June 25, 2020
Study: Online trackers follow health site visitors
Internet trackers are more likely to follow people who visit popular health sites, such as WebMD.com and mayoclinic.org, to other types of sites, a Cornell Tech study has found—suggesting that advertisers might be more likely to target people based on sensitive health information than previously understood.
The study examined how the order in which users visit 15 major health, education and news sites affects the way third-party trackers follow them around the internet. Although the health sites may have fewer trackers than other types of sites, the researchers found, those trackers are more persistent in following page visitors.
"The health care context is really appealing to advertisers, since it's such sensitive data that allows advertisers to know a lot about you, or even manipulate you to click on an ad that relates to your health problem," said Ido Sivan-Sevilla, a postdoctoral fellow at Cornell Tech's Digital Life Initiative and first author of "Unaccounted Privacy Violation: A Comparative Analysis of Persistent Identification of Users Across Social Contexts."
The paper was co-authored by Helen Nissenbaum, Cornell Tech professor of information science and director of the Digital Life Initiative, and Cornell Tech master's students Wenyi Chu and Xiaoyu Liang. It will be presented July 21 at the Federal Trade Commission's PrivacyCon 2020.
"We wanted to look beyond this one-way mirror of our websites and see what's actually happening among the different social contexts of web browsing—to what extent trackers persistently identify users across different social contexts," Sivan-Sevilla said. "Instead of studying web tracking in bulk, across thousands of websites, we aimed to learn how advertisers take advantage of the fact that the web is comprised of should-be distinct social contexts such as health care, education and news."
Third-party web trackers are entities that collect browsing information about visitors to websites. They are embedded in nearly every website, allowing content publishers to offload website functions such as advertising to other parties. For example, whenever people visit the New York Times website—included in the study—dozens of third-party trackers may be collecting data about which articles they read. People's search habits contain valuable information for advertising, site analytics or other uses, which third-party trackers may then use themselves or sell to other companies.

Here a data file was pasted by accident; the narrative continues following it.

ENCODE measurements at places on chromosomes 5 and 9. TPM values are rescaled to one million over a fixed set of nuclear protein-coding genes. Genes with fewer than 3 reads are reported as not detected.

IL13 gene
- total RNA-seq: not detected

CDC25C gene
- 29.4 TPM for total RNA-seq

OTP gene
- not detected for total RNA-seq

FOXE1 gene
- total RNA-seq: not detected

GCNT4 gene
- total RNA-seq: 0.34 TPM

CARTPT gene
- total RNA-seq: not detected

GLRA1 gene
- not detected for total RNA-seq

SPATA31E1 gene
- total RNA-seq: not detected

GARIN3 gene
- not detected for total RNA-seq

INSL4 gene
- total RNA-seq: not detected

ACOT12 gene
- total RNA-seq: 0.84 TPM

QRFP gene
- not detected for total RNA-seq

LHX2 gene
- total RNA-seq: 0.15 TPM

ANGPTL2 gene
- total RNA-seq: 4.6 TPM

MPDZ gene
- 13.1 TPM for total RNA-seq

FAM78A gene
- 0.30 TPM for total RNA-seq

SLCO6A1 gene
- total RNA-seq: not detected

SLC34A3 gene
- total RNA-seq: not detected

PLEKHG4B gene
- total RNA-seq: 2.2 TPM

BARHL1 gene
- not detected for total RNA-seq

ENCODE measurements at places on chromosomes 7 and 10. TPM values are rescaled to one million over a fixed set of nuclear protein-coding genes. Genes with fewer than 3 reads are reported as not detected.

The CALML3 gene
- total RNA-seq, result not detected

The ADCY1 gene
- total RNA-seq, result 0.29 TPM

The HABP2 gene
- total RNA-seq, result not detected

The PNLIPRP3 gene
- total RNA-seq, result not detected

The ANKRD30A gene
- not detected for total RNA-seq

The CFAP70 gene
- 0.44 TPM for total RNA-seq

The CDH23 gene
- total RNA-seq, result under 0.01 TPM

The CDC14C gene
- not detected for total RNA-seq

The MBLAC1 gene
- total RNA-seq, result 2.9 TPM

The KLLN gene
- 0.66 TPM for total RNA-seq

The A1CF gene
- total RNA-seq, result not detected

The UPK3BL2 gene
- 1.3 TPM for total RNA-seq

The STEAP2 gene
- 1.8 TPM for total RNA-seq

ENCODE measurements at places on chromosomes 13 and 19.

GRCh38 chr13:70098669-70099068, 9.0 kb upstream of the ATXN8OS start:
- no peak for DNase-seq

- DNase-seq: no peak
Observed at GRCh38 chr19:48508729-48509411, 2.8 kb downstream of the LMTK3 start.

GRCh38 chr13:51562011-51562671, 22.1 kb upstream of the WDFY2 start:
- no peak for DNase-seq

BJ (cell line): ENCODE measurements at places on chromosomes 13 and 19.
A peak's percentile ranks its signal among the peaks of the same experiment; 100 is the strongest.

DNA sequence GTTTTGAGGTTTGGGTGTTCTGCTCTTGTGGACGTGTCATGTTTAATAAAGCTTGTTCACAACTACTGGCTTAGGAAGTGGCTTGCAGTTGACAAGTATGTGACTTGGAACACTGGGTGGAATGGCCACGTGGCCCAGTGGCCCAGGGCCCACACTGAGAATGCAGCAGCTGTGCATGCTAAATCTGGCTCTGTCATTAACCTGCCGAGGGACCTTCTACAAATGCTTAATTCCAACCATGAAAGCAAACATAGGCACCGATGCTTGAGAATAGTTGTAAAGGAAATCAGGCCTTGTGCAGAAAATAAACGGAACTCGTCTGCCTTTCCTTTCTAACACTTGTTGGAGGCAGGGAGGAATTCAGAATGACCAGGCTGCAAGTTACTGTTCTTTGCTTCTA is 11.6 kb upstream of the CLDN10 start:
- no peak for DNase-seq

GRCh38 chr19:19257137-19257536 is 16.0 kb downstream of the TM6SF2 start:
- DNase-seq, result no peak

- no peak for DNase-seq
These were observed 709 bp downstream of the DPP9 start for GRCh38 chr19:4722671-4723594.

In the study, the researchers sought to empirically investigate whether social contexts—the types of websites people are visiting—matter for trackers. They based their research questions on Nissenbaum's theory of privacy as contextual integrity, which she developed and described in her 2010 book, "Privacy in Context: Technology, Policy and the Integrity of Social Life" (Stanford University Press). According to the theory, privacy demands appropriate flows of information—for example, the information that flows between friends is subject to different rules and norms from the information that flows between an employee and a supervisor.
In the context of this study, tracking people from a health site to a news site is a violation of privacy according to the theory of contextual integrity, Sivan-Sevilla said. "We expect our information from the health care context to be used for health advice, rather than for commercial purposes by advertisers in other websites."
Third-party trackers commonly remember visitors based on unique user identifiers stored via cookies, small pieces of information placed in our internet browsers. The researchers conducted six experiments representing all possible browsing sequences between health, education and news contexts. For each experiment, the researchers determined which user identifiers from the first context were persistently used by trackers in the following two contexts.
Researchers found that users are followed among all three types of social contexts, between every pair of websites they studied. They also found that health care websites are most likely to link users' identifiers to other types of websites.
Previous studies had found fewer trackers on health care sites, suggesting these sites were less risky for users' privacy. Looking at the tracking alongside other contexts revealed new patterns, the researchers found.
It's important to examine what third-party trackers are doing, Sivan-Sevilla said, because they're unregulated and little-understood despite the vast volume of information they collect, use and sell.
"The purpose of our research group is to start building a contextual understanding of tracking practices, adding a distinctive perspective to existing studies," Sivan-Sevilla said. "We want to shed more light on this complex ecosystem of web tracking, hopefully hold the industry more accountable and show regular people what's actually happening here."